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   MSR Pocket Rocket


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Weighing well under 100 grams, the pocket rocket is the baby of the MSR stove range. That said, it's size is deceptive - the rocket is stable, durable and has great flame control.
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£34.99£4.95£39.94
£34.99£4.95£39.94

MSR Pocket Rocket

   MSR Pocket Rocket Reviews

  Reviewed by Charlie (North west Scotland) on 2005-12-15:
General comments: The perfect stove for me because I hate carrying anything heavier than I have to, and this stove is as light as a stove could get I think. I have found that it takes slightly longer to boil a litre of water than it says on the packaging, but it's still pretty quick and my Epigas stove has gone into dignified retirement. Perfect stove for lightweight forays into the hills, particularly as it fits easily into MSR's titanium kettle, along with enough fuel to last a one night trip.

Pros: Super lightweight. Easy to use. Not many bits that could go wrong.
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  Reviewed by Andy Townsend (UK) on 2006-01-02:
General comments: An excellant pocket sized stove which is perfect for short breaks away. I've used this stove for a few years and its never let me done. Its perfect as it fits into the smallest pockets of your bag although it is still very stable with big pots on. It also cooks extremely quickly and is great for warming tents on those very cold nights, (although i dont recommend that anyone does this). Not sure on how many times i've changed the canisters on the stove but they seem to last almost half a year at a time with decent useage.

Pros: Folds up very small and cooks very fast.

Cons: May not be suitable for huge pots.
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  Reviewed by Mat J (Staffs) on 2006-01-11:
General comments: Well, I've used this stove for a couple of years and if weight is your biggest concern by a long way then it's ideal. It's perfect for boiling water and cooking boil in the bag meals. However, if you actually want to be able to cook any real food it's difficult. The pocket rocket produces a very small very hot spot on the pan which means it burns the food in an instant. That said, it is by no means impossible to cook a proper meal on, just be prepared to be constantly moving the pan around on the stove. The supports are very strong considering how thin they appear, and gas seems to last quite well. The control is quite sensitive, so you can turn the flame down to simmer something. Also, the control is easy to operate with gloves on. The other problem with the pocket rocket is that its performance drops dramatically in the wind. It has three tiny 'wind shields' on the burner head which seem to make little difference. It suffers with the usual canister stove problems, i.e. it can be quite unstable and the canister can freeze if you're using it in the cold.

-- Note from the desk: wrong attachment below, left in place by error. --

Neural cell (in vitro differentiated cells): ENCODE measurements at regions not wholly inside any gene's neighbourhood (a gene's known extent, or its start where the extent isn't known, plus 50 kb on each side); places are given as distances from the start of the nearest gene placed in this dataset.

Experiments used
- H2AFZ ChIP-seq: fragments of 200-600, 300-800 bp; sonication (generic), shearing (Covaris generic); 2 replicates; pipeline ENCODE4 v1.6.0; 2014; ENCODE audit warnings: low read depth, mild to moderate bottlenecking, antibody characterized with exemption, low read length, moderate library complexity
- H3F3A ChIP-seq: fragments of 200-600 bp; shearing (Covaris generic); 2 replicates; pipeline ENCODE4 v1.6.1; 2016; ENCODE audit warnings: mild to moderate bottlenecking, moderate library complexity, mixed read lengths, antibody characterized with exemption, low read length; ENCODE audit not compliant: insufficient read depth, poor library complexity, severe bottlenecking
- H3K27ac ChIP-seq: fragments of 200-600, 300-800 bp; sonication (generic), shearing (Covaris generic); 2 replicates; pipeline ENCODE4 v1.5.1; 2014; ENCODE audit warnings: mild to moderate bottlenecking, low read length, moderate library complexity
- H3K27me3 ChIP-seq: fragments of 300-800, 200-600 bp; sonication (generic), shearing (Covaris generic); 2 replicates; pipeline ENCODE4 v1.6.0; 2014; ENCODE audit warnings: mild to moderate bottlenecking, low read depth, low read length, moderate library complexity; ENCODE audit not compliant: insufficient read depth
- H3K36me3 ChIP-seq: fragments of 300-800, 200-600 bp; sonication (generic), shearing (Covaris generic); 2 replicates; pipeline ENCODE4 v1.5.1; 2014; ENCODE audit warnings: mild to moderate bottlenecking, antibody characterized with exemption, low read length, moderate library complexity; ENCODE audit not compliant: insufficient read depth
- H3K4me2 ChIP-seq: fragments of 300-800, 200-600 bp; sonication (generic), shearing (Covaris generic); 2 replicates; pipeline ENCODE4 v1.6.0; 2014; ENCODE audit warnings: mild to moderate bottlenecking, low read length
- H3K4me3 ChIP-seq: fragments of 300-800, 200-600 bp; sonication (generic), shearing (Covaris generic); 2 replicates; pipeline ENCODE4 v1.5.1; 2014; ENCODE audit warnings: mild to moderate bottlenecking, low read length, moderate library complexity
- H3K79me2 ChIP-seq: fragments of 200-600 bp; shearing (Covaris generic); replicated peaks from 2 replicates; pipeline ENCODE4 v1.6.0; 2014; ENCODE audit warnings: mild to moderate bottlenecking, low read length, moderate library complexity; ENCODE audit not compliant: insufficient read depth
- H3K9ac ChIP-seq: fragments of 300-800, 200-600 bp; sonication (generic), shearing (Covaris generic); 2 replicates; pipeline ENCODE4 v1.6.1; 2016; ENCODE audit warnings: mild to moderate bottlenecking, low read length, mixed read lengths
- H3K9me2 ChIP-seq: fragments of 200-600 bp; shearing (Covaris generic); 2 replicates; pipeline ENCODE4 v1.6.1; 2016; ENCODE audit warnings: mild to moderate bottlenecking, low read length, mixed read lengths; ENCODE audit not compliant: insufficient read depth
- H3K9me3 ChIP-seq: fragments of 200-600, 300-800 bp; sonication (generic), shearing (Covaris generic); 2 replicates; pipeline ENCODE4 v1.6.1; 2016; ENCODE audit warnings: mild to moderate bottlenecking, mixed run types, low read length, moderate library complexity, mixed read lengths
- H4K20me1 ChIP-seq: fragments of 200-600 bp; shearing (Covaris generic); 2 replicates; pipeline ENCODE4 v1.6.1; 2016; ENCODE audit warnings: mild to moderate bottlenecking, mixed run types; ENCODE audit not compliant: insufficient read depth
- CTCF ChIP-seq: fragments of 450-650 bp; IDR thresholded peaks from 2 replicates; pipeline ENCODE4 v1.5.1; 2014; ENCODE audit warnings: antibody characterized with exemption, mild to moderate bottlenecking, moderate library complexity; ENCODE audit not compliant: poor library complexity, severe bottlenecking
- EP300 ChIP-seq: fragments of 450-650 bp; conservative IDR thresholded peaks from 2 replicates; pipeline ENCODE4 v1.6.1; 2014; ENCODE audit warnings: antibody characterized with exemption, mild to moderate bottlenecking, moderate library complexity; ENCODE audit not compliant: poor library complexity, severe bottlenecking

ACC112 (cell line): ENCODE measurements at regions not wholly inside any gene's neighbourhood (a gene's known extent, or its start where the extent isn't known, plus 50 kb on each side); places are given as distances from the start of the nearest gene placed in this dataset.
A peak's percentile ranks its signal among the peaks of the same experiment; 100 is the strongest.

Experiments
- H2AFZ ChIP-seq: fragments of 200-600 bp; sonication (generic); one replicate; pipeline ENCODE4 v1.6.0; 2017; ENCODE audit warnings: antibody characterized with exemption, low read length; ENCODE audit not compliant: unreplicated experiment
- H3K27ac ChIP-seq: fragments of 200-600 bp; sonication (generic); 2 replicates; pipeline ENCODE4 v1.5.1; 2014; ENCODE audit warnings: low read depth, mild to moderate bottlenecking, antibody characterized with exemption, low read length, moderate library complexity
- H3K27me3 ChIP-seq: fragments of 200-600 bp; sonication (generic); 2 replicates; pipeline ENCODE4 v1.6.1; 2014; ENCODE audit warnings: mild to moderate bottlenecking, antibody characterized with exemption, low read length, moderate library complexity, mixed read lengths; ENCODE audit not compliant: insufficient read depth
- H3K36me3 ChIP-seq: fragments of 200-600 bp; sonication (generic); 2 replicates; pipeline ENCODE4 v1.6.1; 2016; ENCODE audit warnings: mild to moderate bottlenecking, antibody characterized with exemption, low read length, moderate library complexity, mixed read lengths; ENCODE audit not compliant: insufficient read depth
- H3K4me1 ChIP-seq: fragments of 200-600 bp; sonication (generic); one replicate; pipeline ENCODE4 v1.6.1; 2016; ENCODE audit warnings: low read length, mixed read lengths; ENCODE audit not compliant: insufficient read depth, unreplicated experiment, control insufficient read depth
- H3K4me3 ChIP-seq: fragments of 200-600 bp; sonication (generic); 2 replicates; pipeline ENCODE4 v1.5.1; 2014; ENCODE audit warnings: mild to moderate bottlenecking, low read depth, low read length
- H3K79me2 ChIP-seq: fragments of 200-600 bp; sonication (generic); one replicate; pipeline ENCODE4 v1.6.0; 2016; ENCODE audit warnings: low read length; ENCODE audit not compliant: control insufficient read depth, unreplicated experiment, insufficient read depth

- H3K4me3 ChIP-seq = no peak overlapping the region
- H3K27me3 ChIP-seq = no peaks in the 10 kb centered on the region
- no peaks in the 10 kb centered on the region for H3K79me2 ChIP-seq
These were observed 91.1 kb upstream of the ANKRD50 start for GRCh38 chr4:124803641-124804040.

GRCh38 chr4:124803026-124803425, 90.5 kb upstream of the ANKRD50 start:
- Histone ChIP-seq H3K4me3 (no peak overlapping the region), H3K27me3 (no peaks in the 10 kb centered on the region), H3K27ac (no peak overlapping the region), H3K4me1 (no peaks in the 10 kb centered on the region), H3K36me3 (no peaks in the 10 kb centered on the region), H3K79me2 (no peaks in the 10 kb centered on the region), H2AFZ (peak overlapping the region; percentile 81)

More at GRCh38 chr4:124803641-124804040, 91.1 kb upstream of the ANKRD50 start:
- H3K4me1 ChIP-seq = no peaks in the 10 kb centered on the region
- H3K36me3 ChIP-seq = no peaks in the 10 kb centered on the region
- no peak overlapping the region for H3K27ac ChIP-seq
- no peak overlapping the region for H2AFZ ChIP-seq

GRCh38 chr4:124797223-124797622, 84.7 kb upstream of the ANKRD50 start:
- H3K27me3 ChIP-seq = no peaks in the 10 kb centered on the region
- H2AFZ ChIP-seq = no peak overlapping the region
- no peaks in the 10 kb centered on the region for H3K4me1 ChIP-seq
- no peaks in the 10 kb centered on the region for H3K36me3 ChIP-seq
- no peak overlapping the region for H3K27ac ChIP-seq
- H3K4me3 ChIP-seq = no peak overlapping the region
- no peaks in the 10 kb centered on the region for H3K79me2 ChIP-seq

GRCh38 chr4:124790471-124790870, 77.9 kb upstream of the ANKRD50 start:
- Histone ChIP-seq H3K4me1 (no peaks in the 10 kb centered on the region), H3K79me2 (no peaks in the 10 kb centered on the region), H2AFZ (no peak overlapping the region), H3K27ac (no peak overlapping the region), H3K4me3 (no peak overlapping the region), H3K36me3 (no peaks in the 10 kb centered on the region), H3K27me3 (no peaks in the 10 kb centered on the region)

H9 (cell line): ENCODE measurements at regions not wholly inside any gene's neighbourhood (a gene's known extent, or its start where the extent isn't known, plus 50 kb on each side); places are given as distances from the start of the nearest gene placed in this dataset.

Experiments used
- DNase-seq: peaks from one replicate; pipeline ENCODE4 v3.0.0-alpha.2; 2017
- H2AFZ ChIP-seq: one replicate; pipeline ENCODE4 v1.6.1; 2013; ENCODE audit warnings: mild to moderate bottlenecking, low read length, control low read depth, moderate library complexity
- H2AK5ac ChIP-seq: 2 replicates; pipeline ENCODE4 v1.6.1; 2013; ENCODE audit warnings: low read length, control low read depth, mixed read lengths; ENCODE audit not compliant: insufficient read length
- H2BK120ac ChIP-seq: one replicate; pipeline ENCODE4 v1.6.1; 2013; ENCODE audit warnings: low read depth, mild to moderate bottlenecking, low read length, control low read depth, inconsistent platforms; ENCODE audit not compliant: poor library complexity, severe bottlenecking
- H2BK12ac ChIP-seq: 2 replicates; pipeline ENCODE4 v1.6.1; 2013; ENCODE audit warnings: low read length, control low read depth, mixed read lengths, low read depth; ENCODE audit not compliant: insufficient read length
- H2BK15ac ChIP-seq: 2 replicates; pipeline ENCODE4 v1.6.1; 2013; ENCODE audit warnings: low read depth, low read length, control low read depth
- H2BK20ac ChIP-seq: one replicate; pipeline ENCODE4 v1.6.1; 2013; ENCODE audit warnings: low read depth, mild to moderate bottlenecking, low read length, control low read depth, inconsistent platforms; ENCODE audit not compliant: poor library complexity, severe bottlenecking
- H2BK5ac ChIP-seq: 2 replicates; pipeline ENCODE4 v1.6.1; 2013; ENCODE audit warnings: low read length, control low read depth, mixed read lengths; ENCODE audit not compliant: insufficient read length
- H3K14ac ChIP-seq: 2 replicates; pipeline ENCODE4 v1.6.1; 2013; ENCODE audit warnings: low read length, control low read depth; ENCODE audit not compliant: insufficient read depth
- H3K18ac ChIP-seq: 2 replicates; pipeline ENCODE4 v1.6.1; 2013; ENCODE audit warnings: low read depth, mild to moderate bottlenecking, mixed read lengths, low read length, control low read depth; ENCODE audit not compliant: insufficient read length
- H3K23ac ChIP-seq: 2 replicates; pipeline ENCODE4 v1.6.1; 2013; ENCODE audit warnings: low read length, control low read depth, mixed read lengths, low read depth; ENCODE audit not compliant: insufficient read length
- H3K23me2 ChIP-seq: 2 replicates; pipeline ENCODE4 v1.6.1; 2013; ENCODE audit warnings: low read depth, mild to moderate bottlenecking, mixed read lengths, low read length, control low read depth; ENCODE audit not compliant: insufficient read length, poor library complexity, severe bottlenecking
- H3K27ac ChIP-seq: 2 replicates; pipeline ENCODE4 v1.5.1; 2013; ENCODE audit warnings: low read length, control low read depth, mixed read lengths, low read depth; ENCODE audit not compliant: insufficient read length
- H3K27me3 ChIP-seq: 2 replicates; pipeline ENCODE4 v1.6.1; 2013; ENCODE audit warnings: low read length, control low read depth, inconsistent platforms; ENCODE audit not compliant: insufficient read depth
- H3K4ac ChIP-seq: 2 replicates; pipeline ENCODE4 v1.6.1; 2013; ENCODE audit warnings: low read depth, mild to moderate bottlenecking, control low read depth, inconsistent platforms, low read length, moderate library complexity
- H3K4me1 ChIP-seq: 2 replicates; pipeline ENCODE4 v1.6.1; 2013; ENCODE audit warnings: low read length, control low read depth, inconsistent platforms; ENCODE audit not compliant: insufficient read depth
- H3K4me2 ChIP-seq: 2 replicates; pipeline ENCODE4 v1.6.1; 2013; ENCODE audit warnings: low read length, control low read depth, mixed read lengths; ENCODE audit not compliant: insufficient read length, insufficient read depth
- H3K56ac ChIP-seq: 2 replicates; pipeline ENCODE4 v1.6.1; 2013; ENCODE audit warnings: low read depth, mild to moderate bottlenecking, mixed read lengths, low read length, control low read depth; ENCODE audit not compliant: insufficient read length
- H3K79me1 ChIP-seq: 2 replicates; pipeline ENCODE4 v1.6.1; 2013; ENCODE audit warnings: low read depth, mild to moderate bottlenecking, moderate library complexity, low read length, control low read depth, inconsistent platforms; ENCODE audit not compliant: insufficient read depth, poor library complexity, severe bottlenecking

Pros: Very light weight Boils water fast.

Cons: Unstable. Useless in strong wind. Noisy
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  Reviewed by Adam Round (Lincoln) on 2006-02-02:
General comments: A very light and versatile stove. I've used this for both camping weekends away in the car, backpacking and for making a brew on the hill. I think the highlight of the Pocket Rockets career in my bag has been reheating home-made spag-bol in the shadow of The Ben's summit shelter after ascending the CMD arete last winter. The look on the climbers faces as they sipped their thimbles of manky flask coffee! Anyway! I use it with a set of copper bottom pans, and its true, if you leave your beans on it without moving it around, it does weld them to the bottom. It can be a bit unstable, as with most canister-mounted stoves, but this can be solved by using rocks to steady it. Its worth making sure you are upwind of it in exposed areas too. Its by no means the perfect stove, but its beauty lies in its size and lightweight. It comes in a handy plastic box that can be wedged anywhere in your pack. The only problem I've had is that you have to make sure that you really screw the canisters on tight, or it just doesn't burn right. You end up with a really small flame. The pan supports seem to go to a point rather than flat, so keep your pans steady (as with any stove). Brilliant little stove which reminds me of those Bunsen burners at school!

Pros: Lightweight, compact, boils water fast

Cons: Not the most stable, on the whole or for a litre of water in a pan
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  Reviewed by graham slater (carlisle) on 2007-07-29:
General comments: excellent. Gets the job done quickly and effortlessly. Small compact and weighs hardly anything. A great bit of kit.

Pros: weight, speed, compact

Cons: Tends to heat the middle of pan mainly gotta keep stiring
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  Reviewed by De (Huddersfield) on 2007-11-27:
General comments: Fantastic little burner! I have used a Trangia in the past but now I been converted to this little beauty. Pocket Rocket is so small and compact and lightweight. My Pocket Rocket fits into a mess tin with small gas canister and lighter and other bits of cooking equipment. So everythingís conveniently in one place. Itís far less hassle compaired to a Trangia. . . no messing about with fuel or cleaning the bottom of pans. Pretty quick at boiling water and you can speed this up by using a lid to cover your pan!! In windy conditions the flame can dance around, increasing the time to heat up your food. I found that making a wind breaker overcomes this issue. Like other canister stoves using it on uneven ground is an issue, but generally you can always find a flat space. I wouldnít go on any camping trip without my pocket rocket. I used it for boiling water, cooking dinner. . . . pasta and sauce, sausages!!! The red container it comes in is a good colour, easy to find in your bag, or tent, or long grass and it protects the stove and the rest of your kit.